Nestled in the heart of London’s Mayfair within reach of some of Park Lane’s most lavish five-star hotels, the Colony Club is an intimate 24-hour venue which allows guests to benefit from an ambiance normally associated with a private members’ club but without the need to join or be subject to the restricted access normally associated with this type of venue.
Recently refurbished, the club is split across two floors with that of street level housing an intimiate and tranquil casino complete with its own dining alcoves, whilst the upper area features a fifty-cover restaurant. To the right of the main entrance is an oval-shaped contemporary cocktail bar which is dressed with elegant sofas that provide an excellent view of the baristas constructing their ornate creations before your very eyes. I savoured the ‘Chocolate E Clair’, a beverage made from a seamless combination of vanilla vodka, Frangelico (a hazelnut liqueur from northern Italy), Baileys, and elegantly decorated with two chocolates delicately balanced on the rim of the coupe. My guest sampled the house-infused cinnamon-vodka-based ‘Apple Strudel’ which was garnished with an ornate leaf carved from fresh apple, and was enjoyed equally as much as the former. These were undoubtedly two works of art which set the scene beautifully for the three course meal which was to be put before us.
Climb the ornate and modern winding staircase, and you are greeted with a modern dining room hosting cream leather seating and banquettes adjacent to tables which have been decorated with elegant inter-twining candlesticks, silver condiments and beautiful cutlery. When presented with the menu, it is hard to know what to choose, not just because the options clearly make the mouth water but primarily due to the fact that there are four different cuisines to choose from (Asian, European, Middle Eastern, and Oriental) with each prepared by its very own chef who is housed in a separate kitchen dedicated to that culinary offering. The Colony Club is actually renowned for its Japanese teppanyaki cuisine, and rightly so, because clients are able to dine in a dedicated glass-walled enclosure (this avoids any leakage of smell and noise into the adjoining restaurant), complete with its very own floor to ceiling video wall where they are treated to a range of soothing backdrops spanning from sandy beaches to cascading waterfalls whilst watching the chef cook up their desired concoction.
Clearly looking overwhelmed by the significant choice on the menu (which evidently, does not seem a rare sight as our dithering was spotted almost immediately), our host offered some valuable guidance based on our geographical preference of cuisine which then luckily narrowed down the options. Despite a liking of dishes from Asia and the Middle East, the European options were simply too inviting. Following a bowl of fresh crudités complete with a sweet chili sauce to ease the palate into the entrée as well as a hot towel to make you feel truly relaxed, we opened our dinner with a wild salmon tartare and vegetable spring rolls. Presented with five helpings of avocado mousse, and seaweed tuile, the tartare had a really nice texture and lemon kick to it and was immensely tasty despite being heavily laden with pieces of finely chopped onion. My companion was equally impressed by the spring rolls which came with a generous portion of filling encrusted by a delicate and light pastry.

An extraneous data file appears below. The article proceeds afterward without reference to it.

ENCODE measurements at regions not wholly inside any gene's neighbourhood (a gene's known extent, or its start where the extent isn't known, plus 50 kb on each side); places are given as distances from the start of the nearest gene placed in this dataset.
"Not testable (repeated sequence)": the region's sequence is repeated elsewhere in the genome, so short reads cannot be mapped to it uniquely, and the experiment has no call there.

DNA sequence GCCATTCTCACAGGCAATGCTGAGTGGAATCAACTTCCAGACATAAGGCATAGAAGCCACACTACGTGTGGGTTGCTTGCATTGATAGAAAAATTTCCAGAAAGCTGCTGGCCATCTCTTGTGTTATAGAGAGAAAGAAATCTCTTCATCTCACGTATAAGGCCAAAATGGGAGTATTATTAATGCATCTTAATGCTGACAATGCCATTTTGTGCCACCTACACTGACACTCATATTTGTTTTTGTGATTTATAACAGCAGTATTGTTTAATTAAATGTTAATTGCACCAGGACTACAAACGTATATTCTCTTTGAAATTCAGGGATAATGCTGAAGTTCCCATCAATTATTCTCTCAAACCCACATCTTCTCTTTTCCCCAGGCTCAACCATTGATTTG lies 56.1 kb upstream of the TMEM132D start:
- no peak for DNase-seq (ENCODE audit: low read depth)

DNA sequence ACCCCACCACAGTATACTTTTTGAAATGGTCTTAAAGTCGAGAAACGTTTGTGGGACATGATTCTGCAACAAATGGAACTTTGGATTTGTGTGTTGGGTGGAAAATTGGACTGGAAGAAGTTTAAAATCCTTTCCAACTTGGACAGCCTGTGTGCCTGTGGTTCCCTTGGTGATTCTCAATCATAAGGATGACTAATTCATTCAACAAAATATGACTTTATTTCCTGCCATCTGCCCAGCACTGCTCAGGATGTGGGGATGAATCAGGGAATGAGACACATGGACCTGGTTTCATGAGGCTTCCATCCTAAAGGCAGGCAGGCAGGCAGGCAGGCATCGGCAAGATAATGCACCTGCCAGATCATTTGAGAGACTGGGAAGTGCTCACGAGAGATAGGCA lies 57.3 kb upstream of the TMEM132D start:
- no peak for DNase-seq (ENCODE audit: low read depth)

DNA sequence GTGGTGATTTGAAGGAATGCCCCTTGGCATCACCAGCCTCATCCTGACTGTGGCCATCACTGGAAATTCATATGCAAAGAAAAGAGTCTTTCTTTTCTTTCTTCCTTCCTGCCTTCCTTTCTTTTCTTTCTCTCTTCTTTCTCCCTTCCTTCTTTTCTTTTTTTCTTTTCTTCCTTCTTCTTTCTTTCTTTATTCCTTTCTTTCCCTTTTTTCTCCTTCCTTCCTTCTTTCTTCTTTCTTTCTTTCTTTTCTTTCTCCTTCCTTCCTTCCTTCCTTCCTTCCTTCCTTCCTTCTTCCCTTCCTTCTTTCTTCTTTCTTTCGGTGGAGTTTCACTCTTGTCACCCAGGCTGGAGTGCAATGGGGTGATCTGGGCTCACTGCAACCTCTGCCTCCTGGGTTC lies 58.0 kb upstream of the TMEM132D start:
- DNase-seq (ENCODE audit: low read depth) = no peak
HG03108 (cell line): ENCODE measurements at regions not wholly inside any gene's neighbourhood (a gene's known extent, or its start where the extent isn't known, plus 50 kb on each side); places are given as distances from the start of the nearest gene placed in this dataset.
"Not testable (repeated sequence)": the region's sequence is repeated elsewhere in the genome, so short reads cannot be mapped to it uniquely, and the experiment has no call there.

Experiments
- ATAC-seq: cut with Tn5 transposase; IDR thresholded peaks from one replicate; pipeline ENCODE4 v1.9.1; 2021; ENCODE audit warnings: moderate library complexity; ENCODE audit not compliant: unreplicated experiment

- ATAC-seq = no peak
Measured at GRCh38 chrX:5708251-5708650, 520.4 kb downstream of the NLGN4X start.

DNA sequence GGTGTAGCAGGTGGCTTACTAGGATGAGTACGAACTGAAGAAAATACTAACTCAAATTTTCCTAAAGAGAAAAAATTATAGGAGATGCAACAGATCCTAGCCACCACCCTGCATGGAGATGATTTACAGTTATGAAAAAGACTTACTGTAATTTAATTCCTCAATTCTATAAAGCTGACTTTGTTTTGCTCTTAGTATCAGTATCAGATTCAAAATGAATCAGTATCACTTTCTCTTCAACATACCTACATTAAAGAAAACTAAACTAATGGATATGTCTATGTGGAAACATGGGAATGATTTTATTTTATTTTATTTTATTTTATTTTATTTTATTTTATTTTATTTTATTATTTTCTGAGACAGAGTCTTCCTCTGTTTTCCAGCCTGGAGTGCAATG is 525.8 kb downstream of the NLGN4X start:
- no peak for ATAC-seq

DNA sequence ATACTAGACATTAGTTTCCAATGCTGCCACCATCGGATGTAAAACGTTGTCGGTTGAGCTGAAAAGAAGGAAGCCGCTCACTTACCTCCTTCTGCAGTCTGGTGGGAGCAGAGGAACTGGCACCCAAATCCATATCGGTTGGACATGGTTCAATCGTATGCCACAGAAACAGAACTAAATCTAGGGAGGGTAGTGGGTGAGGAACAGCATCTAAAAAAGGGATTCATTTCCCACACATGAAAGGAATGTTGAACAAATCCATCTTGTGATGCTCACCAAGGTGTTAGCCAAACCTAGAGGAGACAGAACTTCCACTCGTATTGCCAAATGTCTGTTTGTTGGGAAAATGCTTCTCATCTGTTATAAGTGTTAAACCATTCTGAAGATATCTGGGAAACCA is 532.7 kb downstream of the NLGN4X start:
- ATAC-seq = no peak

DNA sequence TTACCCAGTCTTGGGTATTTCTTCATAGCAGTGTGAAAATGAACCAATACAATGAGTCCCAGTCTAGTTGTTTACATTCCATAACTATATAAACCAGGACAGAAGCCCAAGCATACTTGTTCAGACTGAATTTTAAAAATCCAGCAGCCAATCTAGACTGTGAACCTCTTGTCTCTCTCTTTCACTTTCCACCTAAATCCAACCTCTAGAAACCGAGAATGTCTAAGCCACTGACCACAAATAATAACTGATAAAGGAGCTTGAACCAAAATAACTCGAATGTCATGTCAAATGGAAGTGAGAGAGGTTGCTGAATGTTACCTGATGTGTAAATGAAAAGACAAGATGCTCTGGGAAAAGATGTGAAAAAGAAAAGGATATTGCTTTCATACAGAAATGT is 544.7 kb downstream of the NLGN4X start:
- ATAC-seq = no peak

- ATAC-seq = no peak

“How long do you wish to wait for your main course?” said our host, a rare opportunity for us to govern the pace of our meal so as not to rush any digestion.
A fifteen minute break ensued and it was well worth wait. Joined by a crisp 2007 Salitage Chardonnay from Mount Barker in Western Australia, I tried the pumpkin ravioli which offered pasta parcels binding a soft and oozing orange centre which were covered in a rich truffle cream sauce. The result was divine and every mouthful was simply inviting me back to have more. A Marjoram (a culinary herb from the same family as oregano)-marinated roulade of chicken enjoyed by my dining partner was similarly successful thanks to its soft and moist composition and sat nicely on a bed of cubed vegetables and dark thick gravy. This was joined by a side dish of finely cut roasted potato slices, and a small plate of ‘al-dente’ carrots, broccoli, and mange tout.
With generous portions throughout, the next challenge was to find enough room for dessert. Even though there was the temptation to sample a hot sweet such as the apple and blackberry crumble or the raspberry and chocolate bread and butter pudding, we decided to opt for a refreshing end to the meal in the form of a fresh fruit platter with a scoop of mango sorbet. A colourful selection of lychee, pineapple, banana passion fruit and strawberries, amongst other delights, was followed by fresh mint tea and petits fours. This provided the perfect ending to what had been a truly delightful and impressive experience.
The best way to sum up this venue is that if you are in search of an eatery which is located in one of the Capital’s most desirable postcodes, is off the beaten track, and where guests can treat their taste buds to delights from the four corners of the globe in an exclusive setting, then Hertford Street’s Colony Club is the place to be.
By Simon Wittenberg MIOJ